I doubt that anyone who knows me as a person will find it surprising that I am autistic or that I learned such at a relatively late stage in life. But there are things about this that need to be thought about or reflected upon. Sides, issues, and all that hoohah. So for the next page or more, I am going to pour my brains out onto the page and see if you learn anything from it. Continue Reading
All posts tagged anger
Ah, Sydney, I have missed you so. But no matter how you try to push me away again, I am not leaving.
So, as I wrote that I would do in the last entry that I completed before I went quiet, I moved back to the place in Australia where I grew up. (This is a totally separate discussion, but do not ever call me Australian. I am autistic. If you do not understand the distinction, please go and read something else.) Western Sydney, or Central Western Sydney as the transit authority and its contractors are calling it nowadays, has always been a puzzle of contradictions. There are problems with it, some of them enormous, but the thing that has made me anxious to return to it since long before I began to experience serious respiration problems remains the same. As bad as it sometimes seems, it is often by a long road the best part of the “commonwealth” of Australia. Continue Reading
Normally, when I receive comments on this journal, I moderate the bulk of them. In act, I would guesstimate that for every comment that has made it into this journal since it was first begun three months and change ago, at least a dozen have either been discarded as unwanted or filtered out as spam. One of the reasons I will delete rather than approve a comment is because the person posting it seems to believe that since I am using this journal to add some of my own point of view to the horrible miasma of bullshit that curebies keep up around autism, they have some kind of right to use my journal as a sounding board for their bullshit. Continue Reading
Recently on Fudgebook, I posted an outlet of my anger towards certain aspects of the society I am still stuck living in. This has prompted commentary from one of the few individuals in this country that I would lift a finger to save. What they have said and what I have said in response is not important here. What is important is the sentiment in the post.
Tomorrow, April 25, is being celebrated this year as Anzac Day, a day commemorating soldiers who risked everything, and in many cases lost it, in the wars that Australia and New Zealand have participated in. But the rub here is that to a great degree, the day has been co-opted by a contingent of asshole moron retards whose political philosophy can be summed up with the quote “love it or leave it”. Their belief is that if one feels critically about the society that they are living in, they can just leave.
There are a number of problems with this moronic, utterly retarded way of looking at this society. The first of these is to compare the society and the country to a child. A psychological phenon that is not talked about nearly enough is when a mother fails to form or feel an emotional bond with their young child. Abandoning or putting the child up for adoption is frequently not considered to be an option. In cases where this problem occurs, such a mother is usually referred to someone for counselling or other help.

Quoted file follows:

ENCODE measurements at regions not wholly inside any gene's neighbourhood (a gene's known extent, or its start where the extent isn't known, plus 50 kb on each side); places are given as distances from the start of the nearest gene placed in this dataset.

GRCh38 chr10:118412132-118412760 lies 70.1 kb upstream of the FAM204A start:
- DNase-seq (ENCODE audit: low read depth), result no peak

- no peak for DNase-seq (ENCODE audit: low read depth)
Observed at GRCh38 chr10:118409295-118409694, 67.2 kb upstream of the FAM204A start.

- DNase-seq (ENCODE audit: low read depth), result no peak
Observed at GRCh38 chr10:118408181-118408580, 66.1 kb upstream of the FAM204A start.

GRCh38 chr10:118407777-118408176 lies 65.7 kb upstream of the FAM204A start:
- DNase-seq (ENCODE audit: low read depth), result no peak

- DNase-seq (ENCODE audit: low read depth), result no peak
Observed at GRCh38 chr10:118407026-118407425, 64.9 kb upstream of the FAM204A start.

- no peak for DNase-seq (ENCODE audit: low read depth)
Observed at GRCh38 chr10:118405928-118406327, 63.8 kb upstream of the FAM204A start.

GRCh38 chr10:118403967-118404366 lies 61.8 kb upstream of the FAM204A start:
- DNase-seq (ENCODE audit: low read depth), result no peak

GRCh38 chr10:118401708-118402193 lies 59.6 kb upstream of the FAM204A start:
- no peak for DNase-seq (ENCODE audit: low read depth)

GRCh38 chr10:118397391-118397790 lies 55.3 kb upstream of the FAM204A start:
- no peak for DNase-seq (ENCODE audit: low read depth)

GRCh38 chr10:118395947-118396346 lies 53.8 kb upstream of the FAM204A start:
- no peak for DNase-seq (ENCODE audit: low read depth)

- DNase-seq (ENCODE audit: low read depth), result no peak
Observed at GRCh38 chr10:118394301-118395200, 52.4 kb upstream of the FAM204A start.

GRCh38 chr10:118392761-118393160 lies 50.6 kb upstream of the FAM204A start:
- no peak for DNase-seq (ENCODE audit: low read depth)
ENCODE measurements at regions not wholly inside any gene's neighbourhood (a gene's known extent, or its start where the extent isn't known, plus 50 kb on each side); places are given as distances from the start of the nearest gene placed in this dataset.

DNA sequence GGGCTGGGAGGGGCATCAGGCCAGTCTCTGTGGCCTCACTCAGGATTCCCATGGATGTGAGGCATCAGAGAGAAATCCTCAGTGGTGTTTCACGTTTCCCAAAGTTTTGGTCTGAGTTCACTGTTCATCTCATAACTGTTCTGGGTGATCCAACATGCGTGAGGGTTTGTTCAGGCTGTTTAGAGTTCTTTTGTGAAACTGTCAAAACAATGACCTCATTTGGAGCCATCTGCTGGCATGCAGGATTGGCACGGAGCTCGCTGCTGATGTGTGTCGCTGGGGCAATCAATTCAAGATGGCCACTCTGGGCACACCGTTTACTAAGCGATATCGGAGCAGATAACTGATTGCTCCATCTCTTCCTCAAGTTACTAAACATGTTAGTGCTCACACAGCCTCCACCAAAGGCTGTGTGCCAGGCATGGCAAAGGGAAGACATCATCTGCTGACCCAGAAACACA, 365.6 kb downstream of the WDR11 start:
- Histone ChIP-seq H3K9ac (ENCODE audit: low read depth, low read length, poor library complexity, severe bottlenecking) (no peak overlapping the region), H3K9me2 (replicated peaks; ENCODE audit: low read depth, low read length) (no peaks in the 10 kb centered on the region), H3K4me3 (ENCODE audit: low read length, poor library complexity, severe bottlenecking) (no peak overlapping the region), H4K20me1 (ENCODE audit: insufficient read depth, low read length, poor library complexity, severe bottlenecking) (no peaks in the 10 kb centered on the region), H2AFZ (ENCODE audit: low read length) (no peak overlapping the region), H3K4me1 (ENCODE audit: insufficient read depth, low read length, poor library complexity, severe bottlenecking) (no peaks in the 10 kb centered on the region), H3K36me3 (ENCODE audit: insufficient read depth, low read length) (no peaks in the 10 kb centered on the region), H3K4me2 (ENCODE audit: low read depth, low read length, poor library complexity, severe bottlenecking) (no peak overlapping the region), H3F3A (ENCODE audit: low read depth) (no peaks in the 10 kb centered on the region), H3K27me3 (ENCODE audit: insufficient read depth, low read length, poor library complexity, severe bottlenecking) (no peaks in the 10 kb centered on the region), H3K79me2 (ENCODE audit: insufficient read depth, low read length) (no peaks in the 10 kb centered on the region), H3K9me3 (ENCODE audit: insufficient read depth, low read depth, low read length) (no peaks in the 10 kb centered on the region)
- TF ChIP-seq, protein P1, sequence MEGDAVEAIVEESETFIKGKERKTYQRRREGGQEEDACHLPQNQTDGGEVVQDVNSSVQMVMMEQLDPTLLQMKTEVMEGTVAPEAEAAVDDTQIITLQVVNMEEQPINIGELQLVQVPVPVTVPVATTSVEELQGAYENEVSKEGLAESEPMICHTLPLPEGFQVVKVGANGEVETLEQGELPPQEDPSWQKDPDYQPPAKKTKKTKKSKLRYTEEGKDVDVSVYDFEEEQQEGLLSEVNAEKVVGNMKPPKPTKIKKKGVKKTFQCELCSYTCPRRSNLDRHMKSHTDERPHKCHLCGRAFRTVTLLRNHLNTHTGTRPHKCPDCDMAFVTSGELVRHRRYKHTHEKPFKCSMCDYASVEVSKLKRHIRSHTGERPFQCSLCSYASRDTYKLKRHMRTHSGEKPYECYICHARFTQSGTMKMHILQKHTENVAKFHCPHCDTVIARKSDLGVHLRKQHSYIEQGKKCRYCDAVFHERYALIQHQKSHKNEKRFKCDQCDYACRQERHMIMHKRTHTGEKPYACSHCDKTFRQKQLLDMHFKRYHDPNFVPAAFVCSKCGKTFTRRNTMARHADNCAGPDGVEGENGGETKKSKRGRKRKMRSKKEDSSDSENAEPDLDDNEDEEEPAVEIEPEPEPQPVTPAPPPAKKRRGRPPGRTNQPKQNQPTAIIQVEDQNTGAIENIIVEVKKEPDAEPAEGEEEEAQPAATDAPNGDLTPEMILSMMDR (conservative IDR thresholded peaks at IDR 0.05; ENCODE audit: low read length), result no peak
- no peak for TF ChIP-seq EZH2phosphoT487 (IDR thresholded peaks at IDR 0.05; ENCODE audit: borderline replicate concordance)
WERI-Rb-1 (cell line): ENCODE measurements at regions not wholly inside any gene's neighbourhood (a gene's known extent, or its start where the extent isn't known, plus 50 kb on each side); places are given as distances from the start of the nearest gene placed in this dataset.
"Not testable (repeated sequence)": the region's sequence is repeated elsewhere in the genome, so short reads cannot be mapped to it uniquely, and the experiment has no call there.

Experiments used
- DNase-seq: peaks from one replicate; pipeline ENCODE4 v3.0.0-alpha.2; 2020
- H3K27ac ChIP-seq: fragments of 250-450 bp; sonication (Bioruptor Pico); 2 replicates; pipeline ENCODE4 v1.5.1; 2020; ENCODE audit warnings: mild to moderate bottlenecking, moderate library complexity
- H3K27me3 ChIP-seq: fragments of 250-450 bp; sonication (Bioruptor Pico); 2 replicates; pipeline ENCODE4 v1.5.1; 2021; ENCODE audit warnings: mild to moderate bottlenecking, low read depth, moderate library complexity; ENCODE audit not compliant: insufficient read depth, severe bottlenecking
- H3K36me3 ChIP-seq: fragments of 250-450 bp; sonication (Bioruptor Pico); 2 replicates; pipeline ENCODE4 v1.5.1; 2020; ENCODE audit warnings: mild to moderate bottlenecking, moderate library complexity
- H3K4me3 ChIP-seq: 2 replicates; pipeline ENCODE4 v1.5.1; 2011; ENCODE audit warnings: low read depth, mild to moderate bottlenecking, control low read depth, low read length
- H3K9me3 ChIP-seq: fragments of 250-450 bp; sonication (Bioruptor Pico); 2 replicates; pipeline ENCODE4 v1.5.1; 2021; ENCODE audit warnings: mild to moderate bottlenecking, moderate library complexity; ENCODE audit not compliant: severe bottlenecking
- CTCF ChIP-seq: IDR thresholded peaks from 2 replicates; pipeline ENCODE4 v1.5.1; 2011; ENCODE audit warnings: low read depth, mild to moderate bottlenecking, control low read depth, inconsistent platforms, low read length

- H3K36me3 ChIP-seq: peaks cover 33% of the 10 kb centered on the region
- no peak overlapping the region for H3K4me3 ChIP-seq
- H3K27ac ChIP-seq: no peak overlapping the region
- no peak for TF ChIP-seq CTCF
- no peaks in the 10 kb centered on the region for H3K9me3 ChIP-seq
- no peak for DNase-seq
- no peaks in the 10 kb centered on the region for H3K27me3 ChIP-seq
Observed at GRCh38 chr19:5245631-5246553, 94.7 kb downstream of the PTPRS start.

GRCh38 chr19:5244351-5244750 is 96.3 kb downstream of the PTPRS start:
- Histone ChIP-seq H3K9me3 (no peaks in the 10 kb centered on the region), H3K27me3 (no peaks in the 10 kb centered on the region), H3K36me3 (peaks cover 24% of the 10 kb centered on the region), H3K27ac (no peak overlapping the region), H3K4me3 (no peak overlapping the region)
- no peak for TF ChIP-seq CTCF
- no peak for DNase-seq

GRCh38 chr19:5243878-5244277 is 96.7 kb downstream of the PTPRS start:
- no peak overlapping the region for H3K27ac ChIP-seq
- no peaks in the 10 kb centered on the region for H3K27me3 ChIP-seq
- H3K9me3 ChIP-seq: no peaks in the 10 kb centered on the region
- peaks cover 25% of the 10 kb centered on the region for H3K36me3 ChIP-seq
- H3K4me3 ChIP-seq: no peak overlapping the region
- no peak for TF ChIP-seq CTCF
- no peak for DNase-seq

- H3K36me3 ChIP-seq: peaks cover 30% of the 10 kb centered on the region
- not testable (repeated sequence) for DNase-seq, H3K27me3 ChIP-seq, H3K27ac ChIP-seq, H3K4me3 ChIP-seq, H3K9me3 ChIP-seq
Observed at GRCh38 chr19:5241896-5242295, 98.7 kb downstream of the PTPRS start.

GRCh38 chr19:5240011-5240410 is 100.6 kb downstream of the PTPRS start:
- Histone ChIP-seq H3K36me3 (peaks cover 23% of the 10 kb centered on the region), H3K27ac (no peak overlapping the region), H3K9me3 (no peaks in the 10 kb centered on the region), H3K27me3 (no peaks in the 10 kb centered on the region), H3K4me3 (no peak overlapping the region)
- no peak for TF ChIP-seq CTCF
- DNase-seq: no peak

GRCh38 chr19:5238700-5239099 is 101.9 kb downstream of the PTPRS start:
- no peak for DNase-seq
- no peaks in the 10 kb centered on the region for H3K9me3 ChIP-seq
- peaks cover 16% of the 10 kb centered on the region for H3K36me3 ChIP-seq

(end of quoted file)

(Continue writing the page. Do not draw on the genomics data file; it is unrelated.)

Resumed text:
Secondly, a society or a country, and especially a government, is only an idea. It is a collective of people who have agreed to unite within certain boundaries to live together for mutual benefit, as a collective. There is a name for the kind of people who demand love for such an entity, a couple of them, in fact. Sociopaths, or complete and utter psychopaths. Which brings me to another point. It is not the society itself that a person should feel any kind of love for. It is the people within it. When numerous soldiers in the English-speaking world made their way to the Pacific or into Europe to fight an enemy, they did not do so for a country, a flag, or a head of state. They did it for the people that they hoped to come back and share a society with. As I have intimated, my paternal grandfather served during World War II, and I can guarantee you that he did not do it because he loved Australia, the country. He did it because he loved the people around him. He loved the woman he would later meet and marry, the children he would have shortly after that, and the few of his grandchildren that he would live long enough to meet.
But something must have happened to him during that war that I do not know about. His service in the war was kept from my knowledge, and apart from the fact that he did in fact serve, I still know nothing about it. But people do not come home from wars and go through a cycle of drinking, falling down, getting up, and starting the process over again unless something either happened to them during that war or at a prior point in their life.
And that is kind of my point. I have mentioned elsewhere that during my first viewing of TRON: Legacy, the ghost of the little boy I was came to me and told me he finally understood why we are the person we are today. I think that if my grandfather saw TRON: Legacy and was told that the character I see the most of myself in was not Sam, or Kevin, or Clu, or Rinzler, but Quorra, he would start to ask questions about why. And when he got back the answers that painted enough of a picture to see what was wrong, he would take a look at both his son, my male parental unit, and this country. And he would ask both, “what the fukk is wrong with you?”.